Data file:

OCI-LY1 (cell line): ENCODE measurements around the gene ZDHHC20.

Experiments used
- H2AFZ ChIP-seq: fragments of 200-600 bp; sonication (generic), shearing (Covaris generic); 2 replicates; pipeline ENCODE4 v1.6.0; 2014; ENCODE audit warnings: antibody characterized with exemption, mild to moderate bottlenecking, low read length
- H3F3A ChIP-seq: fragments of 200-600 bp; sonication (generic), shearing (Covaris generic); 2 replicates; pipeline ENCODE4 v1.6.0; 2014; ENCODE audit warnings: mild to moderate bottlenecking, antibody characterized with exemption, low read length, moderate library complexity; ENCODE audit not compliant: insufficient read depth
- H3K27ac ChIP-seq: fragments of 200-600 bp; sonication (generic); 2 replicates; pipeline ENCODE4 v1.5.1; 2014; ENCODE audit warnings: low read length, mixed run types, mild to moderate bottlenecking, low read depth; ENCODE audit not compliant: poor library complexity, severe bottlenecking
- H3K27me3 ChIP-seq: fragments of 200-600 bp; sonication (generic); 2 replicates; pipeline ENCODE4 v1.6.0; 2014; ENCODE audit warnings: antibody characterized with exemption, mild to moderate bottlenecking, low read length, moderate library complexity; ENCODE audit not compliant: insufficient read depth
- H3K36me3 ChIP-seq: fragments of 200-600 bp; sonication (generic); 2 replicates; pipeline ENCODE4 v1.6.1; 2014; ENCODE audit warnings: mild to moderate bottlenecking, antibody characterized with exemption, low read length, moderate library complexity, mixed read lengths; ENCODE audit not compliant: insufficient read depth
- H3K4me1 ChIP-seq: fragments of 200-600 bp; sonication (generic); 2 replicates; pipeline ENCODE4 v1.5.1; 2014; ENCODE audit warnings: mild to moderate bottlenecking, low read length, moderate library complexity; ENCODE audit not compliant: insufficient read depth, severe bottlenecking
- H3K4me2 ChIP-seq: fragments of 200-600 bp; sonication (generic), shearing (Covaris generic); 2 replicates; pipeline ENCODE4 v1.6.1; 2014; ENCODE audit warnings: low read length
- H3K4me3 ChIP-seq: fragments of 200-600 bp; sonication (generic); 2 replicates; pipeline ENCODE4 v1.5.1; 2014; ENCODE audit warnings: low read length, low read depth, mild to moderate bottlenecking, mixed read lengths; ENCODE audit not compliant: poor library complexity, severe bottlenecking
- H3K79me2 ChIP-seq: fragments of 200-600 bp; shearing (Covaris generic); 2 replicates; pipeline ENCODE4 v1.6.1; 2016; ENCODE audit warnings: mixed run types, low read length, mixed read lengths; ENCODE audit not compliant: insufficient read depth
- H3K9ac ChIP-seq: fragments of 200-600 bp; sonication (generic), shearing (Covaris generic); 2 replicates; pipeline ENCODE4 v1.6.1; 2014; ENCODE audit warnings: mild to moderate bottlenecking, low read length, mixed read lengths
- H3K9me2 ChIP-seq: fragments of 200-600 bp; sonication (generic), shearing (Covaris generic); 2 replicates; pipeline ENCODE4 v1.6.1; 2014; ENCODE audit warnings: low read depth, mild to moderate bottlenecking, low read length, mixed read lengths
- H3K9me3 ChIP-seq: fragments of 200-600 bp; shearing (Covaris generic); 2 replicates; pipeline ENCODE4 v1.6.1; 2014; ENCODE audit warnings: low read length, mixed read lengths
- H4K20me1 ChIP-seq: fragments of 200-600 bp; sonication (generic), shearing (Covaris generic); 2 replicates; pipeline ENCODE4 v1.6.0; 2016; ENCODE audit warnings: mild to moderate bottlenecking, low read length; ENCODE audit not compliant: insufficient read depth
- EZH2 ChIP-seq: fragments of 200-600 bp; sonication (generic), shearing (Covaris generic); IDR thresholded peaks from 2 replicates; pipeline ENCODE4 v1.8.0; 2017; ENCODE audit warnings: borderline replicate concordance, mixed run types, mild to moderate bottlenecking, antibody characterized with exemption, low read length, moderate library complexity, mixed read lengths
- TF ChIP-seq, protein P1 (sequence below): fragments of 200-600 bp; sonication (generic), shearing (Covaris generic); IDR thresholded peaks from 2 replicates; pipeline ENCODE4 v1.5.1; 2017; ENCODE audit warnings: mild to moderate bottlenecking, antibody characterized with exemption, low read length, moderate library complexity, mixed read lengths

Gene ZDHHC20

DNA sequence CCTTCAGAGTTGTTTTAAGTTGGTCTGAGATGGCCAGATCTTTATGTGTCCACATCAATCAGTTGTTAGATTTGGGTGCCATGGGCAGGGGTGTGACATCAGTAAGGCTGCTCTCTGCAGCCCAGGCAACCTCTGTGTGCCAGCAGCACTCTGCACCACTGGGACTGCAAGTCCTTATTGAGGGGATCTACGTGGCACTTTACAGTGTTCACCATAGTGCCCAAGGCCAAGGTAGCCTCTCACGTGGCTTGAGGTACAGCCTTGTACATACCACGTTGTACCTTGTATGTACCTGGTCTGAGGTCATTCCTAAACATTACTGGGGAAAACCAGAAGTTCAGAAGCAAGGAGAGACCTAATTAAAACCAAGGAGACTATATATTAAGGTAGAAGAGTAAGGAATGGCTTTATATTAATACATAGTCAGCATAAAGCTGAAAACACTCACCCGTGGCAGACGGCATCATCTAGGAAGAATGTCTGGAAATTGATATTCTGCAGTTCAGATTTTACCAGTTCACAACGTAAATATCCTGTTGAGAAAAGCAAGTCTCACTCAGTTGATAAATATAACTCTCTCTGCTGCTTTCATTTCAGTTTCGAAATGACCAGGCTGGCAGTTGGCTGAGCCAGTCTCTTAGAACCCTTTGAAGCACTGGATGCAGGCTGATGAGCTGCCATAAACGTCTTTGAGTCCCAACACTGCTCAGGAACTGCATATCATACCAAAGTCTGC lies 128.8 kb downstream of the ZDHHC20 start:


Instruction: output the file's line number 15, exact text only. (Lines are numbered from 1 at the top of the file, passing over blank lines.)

- H4K20me1 ChIP-seq: fragments of 200-600 bp; sonication (generic), shearing (Covaris generic); 2 replicates; pipeline ENCODE4 v1.6.0; 2016; ENCODE audit warnings: mild to moderate bottlenecking, low read length; ENCODE audit not compliant: insufficient read depth